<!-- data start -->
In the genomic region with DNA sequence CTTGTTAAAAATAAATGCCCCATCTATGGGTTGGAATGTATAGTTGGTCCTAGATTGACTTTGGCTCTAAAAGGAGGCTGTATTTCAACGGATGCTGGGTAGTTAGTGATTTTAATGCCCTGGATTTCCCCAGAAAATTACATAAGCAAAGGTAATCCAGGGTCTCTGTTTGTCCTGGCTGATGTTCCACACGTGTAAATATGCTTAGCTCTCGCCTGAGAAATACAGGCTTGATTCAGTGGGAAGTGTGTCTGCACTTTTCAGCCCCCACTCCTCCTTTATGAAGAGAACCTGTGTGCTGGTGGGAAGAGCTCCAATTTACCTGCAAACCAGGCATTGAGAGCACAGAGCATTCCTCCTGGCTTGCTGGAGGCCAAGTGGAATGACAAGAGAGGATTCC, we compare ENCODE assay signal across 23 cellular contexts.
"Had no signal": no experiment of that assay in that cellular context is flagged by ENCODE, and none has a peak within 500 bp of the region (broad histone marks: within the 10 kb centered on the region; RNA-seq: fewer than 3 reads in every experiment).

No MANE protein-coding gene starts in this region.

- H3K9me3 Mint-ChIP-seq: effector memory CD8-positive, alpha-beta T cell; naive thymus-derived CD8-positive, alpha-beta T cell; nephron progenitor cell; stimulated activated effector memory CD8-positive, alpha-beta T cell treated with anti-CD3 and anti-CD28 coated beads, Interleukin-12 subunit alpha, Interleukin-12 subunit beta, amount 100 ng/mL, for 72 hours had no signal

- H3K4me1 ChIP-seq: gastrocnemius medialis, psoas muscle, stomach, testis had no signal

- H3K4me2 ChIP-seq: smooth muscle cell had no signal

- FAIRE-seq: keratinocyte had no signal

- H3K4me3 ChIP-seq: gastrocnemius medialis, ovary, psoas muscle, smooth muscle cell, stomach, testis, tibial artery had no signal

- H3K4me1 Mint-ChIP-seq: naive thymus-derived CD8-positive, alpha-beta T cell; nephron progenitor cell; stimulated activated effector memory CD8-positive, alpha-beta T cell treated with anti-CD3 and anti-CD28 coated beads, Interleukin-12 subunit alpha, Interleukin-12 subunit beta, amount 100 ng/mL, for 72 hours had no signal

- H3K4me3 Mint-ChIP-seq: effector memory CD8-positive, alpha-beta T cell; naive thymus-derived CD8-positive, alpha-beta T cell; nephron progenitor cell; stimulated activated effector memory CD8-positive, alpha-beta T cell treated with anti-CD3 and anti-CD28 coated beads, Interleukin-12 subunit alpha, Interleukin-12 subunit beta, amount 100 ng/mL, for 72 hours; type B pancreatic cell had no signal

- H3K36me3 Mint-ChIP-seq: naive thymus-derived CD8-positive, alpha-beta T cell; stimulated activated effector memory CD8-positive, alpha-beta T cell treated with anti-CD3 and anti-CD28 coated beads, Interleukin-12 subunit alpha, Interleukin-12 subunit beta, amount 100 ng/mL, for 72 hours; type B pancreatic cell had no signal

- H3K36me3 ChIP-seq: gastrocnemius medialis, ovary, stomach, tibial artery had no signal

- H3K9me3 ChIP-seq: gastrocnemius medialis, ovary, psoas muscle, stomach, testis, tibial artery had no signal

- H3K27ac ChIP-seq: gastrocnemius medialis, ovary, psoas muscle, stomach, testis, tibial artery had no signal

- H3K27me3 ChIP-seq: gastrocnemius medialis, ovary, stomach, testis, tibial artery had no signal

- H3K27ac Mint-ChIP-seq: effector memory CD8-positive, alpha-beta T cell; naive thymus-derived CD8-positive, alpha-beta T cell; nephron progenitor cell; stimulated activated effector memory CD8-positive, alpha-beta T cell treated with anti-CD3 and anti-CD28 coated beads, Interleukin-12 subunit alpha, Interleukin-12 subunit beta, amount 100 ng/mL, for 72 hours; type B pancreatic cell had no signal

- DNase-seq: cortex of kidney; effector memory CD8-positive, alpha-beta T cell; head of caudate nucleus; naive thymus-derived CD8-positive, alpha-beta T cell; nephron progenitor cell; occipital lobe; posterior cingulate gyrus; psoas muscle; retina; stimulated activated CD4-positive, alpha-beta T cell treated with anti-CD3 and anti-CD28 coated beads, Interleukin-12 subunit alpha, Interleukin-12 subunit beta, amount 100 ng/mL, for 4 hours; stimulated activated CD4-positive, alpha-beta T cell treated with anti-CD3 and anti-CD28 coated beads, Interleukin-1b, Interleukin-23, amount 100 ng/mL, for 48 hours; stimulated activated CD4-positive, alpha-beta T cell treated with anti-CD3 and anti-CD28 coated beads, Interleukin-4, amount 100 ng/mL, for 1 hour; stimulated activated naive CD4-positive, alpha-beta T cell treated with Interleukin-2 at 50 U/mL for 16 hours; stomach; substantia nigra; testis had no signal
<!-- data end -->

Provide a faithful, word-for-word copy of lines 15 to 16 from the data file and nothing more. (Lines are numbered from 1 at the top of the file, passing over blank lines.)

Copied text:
- H3K27me3 ChIP-seq: gastrocnemius medialis, ovary, stomach, testis, tibial artery had no signal

- H3K27ac Mint-ChIP-seq: effector memory CD8-positive, alpha-beta T cell; naive thymus-derived CD8-positive, alpha-beta T cell; nephron progenitor cell; stimulated activated effector memory CD8-positive, alpha-beta T cell treated with anti-CD3 and anti-CD28 coated beads, Interleukin-12 subunit alpha, Interleukin-12 subunit beta, amount 100 ng/mL, for 72 hours; type B pancreatic cell had no signal